Tag Archives: Derbyshire

July 12, 1918

The seemingly insatiable demand for more men to join the armed forces in the front line was forcing the pace in reforming what had previously been established gender roles. A public meeting was called in Ashbourne Town Hall on July … Continue reading

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July 5, 1918

A judge took it upon himself to warn soldiers that their service to King and Country was no excuse for breaking the law at home. “After disposing of six bigamy cases in less than three hours at Derby Assizes on … Continue reading

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December 28, 1917

The final 1917 edition of the Ashbourne was published on Friday, December 28, and looked much like the newspaper had done ever since the shortage of newsprint had forced the editor to cut pagination from eight pages to six and … Continue reading

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November 23, 1917

Bombardier Walter Burton’s young face gazes out from the pages of the Ashbourne Telegraph, as it reports the deaths of two more soldiers killed in action. Burton, who was 26, had left his job at Tissington Hall and joined the … Continue reading

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November 9, 1917

A lengthy letter from the chaplain of 103 Brigade, Royal Field Artillery, brought news of the death in action of Bombardier Douglas Hepworth. Hepworth had been in the Army three years and out in France for two. He had been … Continue reading

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November 2, 1917

Not for the first time, the suggestion that it ‘would all be over by Christmas’ was being touted, and the Ashbourne Telegraph picked up the theme for its front page editorial, as the country entered the 40th month of the … Continue reading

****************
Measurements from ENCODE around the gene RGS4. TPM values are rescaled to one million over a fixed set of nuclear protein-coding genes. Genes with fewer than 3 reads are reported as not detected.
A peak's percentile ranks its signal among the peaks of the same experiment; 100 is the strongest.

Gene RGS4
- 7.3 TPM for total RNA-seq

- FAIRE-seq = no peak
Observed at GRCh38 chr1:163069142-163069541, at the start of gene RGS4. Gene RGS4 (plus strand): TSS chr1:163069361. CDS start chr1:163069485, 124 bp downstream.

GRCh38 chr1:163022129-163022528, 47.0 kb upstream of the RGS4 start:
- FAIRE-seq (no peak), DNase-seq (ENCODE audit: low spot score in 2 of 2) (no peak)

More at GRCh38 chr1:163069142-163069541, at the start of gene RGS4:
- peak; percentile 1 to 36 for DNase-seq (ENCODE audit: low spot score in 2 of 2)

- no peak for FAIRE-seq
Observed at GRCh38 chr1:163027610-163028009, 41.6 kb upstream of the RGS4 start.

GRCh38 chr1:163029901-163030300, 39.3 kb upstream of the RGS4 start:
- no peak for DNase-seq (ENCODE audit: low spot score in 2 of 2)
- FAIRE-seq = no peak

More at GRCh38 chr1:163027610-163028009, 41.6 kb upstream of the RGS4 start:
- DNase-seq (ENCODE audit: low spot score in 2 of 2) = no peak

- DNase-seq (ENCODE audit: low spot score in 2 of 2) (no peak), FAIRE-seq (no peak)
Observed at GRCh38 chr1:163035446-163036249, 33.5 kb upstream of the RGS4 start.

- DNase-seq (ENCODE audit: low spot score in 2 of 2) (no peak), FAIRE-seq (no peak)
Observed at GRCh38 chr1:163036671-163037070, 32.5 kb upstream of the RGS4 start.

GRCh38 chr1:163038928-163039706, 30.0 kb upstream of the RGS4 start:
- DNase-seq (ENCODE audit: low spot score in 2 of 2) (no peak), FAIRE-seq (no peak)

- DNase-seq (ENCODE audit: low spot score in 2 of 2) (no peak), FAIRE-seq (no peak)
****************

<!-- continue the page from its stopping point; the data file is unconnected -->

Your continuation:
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August 24, 1917

A German invasion of England was still considered a possibility – albeit a remote one – in the summer of 1917, and across the country volunteers were training to repel enemy forces. The Telegraph observed: “It will be much more … Continue reading

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July 20, 1917

News reached the town of a military promotion for a young Ashbournian. Private FS Coates, son of Mr and Mrs CH Coates of The Square, had been granted a commission in the Royal Flying Corps. Previously apprenticed to chemist James … Continue reading

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June 29, 1917

The deaths of two village men was the most prominent news item in the Ashbourne Telegraph as June drew to a close in the summer of 1917. Private George Mellor of the Scottish Rifles had been killed in action in … Continue reading

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June 22, 1917

Not for the first time, the reporting of war-related items at home took precedence over news from the front this week in 1917. Although there was news of a soldier being killed in action, far greater space was devoted to … Continue reading

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